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    \$\begingroup\$ I don't know if any OTG hosts would actually reject a 100mA request, but it's theoretically possible. \$\endgroup\$ – Adam Haun Jul 6 '16 at 6:09
  • \$\begingroup\$ From what I've read, a standard USB peripheral that wants to communicate with an OTG Host needs to support "Data-line Pulsing" or "VBUS Pulsing", and I guess VBUS is just not provided otherwise, so a normal device can't connect to these hosts anyway? \$\endgroup\$ – endolith Dec 17 '20 at 17:02
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    \$\begingroup\$ If I remember right, the peripheral only needs to support VBUS pulsing if it wants to use the host negotiation protocol to take over the host role. The default host/device assignment is set by the cable, which ties the ID pin to ground (?) on the host side. HNP happens after enumeration. VBUS is always present, and all self-powered devices MUST monitor it to be spec-compliant, whether they're OTG or not. \$\endgroup\$ – Adam Haun Dec 17 '20 at 22:19
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You don't actually describe a usb OTG situation. The first option, connecting to a PC would be normal usb slave. The second option, using bluetooth to connect to a smartphone doesn't include usb in any way.

And yes, USB OTG allows for any peripheral to act as a usb slave without change, as long as the USB OTG Host knows what to do with it. This is why 12 year old (Like 32mb) usb flash drives still work on OTG Hosts. That's the point of OTG Hosts, they act as a regular host when needed, the only limitation is the manufacturer's support for different devices.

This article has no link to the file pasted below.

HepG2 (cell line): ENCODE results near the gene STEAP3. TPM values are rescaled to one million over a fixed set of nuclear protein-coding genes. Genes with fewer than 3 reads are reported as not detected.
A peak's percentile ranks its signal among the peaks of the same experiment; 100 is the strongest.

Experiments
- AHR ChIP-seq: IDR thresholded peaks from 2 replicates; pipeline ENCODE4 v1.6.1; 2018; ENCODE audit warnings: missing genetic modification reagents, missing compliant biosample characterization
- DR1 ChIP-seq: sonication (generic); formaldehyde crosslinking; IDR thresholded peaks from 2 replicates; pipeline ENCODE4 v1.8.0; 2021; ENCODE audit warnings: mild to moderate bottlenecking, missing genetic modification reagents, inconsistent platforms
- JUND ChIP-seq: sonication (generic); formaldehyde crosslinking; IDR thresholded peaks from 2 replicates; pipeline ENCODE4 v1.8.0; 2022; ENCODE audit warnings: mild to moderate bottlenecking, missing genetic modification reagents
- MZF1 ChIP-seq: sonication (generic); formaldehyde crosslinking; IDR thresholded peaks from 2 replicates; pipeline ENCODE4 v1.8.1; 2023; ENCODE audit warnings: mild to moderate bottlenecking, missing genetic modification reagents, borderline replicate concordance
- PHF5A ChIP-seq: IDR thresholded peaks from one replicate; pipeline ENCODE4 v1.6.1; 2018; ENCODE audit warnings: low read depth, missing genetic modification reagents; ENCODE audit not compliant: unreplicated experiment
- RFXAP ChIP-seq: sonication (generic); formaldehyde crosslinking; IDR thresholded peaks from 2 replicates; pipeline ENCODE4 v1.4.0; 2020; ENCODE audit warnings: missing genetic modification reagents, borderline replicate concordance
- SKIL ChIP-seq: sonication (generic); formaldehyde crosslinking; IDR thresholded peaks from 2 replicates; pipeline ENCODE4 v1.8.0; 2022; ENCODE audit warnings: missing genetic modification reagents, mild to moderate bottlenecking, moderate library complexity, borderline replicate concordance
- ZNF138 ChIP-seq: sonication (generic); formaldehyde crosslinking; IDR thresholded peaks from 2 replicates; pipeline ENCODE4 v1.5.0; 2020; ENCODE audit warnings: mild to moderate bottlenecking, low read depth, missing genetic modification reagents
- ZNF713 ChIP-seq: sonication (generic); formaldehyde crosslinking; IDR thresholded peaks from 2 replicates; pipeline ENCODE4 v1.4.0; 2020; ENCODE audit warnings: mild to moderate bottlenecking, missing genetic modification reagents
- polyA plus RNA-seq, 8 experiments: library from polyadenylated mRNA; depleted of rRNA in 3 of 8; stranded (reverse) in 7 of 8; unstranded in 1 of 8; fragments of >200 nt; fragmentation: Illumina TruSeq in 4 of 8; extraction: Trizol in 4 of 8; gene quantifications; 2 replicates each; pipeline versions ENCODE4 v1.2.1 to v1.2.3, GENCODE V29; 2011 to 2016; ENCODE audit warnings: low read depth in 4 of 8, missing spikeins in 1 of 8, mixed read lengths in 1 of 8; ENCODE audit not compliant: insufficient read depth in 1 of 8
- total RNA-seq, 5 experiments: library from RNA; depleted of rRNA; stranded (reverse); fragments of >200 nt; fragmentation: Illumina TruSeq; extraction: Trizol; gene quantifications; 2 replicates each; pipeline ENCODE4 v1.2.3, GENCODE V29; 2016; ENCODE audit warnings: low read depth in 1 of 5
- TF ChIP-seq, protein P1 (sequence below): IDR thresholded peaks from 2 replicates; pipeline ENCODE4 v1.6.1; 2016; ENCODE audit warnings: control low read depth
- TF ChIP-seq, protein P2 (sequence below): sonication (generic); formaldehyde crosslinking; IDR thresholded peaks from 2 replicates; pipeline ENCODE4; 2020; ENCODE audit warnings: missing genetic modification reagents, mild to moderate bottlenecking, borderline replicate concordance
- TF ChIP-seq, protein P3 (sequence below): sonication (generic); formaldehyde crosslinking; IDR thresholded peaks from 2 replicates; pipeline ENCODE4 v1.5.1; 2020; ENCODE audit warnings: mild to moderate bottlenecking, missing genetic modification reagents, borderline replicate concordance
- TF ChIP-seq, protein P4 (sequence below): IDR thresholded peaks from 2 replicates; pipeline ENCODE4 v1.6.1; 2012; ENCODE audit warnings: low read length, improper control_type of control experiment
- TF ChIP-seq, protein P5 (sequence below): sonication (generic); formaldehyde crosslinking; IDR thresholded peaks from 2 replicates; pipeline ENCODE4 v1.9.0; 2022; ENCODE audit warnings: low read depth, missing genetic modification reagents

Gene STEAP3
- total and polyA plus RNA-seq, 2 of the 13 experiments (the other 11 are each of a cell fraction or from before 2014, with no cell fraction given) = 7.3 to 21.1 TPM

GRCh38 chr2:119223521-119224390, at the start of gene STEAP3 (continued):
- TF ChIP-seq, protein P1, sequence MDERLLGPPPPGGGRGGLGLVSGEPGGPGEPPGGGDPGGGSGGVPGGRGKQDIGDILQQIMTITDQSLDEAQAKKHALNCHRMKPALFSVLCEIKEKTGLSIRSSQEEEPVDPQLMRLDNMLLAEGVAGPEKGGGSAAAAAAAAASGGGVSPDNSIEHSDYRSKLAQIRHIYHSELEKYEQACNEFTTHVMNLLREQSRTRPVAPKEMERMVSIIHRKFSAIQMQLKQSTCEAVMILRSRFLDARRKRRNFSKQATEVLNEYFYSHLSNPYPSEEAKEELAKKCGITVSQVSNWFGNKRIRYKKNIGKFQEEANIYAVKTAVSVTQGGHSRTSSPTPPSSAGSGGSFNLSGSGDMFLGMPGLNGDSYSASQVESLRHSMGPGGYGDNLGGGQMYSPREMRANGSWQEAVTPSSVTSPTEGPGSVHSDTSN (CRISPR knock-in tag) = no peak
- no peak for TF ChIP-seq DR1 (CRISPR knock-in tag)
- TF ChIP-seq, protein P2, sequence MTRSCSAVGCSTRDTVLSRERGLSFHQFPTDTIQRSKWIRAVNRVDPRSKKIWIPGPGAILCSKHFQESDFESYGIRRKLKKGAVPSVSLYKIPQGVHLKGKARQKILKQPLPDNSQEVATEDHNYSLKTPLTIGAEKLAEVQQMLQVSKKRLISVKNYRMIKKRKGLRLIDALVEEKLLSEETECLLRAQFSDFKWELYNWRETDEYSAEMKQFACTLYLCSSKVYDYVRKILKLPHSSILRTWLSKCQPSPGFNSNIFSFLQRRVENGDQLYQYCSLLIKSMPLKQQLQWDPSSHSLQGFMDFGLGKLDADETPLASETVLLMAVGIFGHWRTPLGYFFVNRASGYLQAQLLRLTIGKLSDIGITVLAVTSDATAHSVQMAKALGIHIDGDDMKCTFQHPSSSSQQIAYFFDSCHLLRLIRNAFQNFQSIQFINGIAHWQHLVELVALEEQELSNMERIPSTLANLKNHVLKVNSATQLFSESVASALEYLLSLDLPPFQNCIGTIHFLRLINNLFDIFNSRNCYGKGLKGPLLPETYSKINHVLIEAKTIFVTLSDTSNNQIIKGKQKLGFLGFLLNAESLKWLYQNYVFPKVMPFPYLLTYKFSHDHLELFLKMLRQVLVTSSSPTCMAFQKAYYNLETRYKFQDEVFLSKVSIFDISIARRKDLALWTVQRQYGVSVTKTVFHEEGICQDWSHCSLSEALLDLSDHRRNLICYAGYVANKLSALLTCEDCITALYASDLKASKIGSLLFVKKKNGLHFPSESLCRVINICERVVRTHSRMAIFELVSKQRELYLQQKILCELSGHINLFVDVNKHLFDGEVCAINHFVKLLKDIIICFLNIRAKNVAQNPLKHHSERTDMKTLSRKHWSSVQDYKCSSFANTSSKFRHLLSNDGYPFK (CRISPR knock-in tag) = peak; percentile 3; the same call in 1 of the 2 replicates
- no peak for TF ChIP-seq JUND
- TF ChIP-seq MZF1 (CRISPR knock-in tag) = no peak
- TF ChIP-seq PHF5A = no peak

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    \$\begingroup\$ I don't think you read the question carefully enough. The OP is connecting via USB to a PC (OP's device is a peripheral) or to a Bluetooth module (OP's device is the host). The Bluetooth module is then providing a wireless link to a cell phone. \$\endgroup\$ – DrFriedParts Feb 22 '13 at 3:50
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    \$\begingroup\$ @DrFriedParts You mean OP means he is going to connect it to a commercial USB Bluetooth Adaptor, instead of a serial/spi bluetooth module? That seems like a kinda roundabout exercise in frustration. OP needs to clarify. \$\endgroup\$ – Passerby Feb 22 '13 at 4:38
  • \$\begingroup\$ @Passerby, that is correct, although I am not going to try to connect tor a commercial Bluetooth module, but a custom design, meaning an off the shelf bluetooth module designed to be incorporated into ones hardware without going through all the RF drama. The reason for this "roundabout" way of doing things is to keep the cost of the device it is connected to to a minimum, since the Bluetooth will only be used for diagnostics, and does not always have to be connected(a USB-OTG enabled MCU is relatively cheap). An installer then only has to have one Bluetooth module for multiple devices. \$\endgroup\$ – Merwe Feb 22 '13 at 5:49
  • \$\begingroup\$ @Merwe Do you have a link to said module? Because a common one is a serial/uart to bluetooth one like the HC-05 and HC-06 ones on ebay. No usb needed. \$\endgroup\$ – Passerby Feb 22 '13 at 7:25
  • \$\begingroup\$ @Passerby, the module I intent to use has both a UART and USB interface. The reason I want to use the USB is in order to be able to connect to a PC as well, without having to have some kind of TTL to serial/USB converter. The link: rovingnetworks.com/products/RN52 \$\endgroup\$ – Merwe Feb 22 '13 at 8:28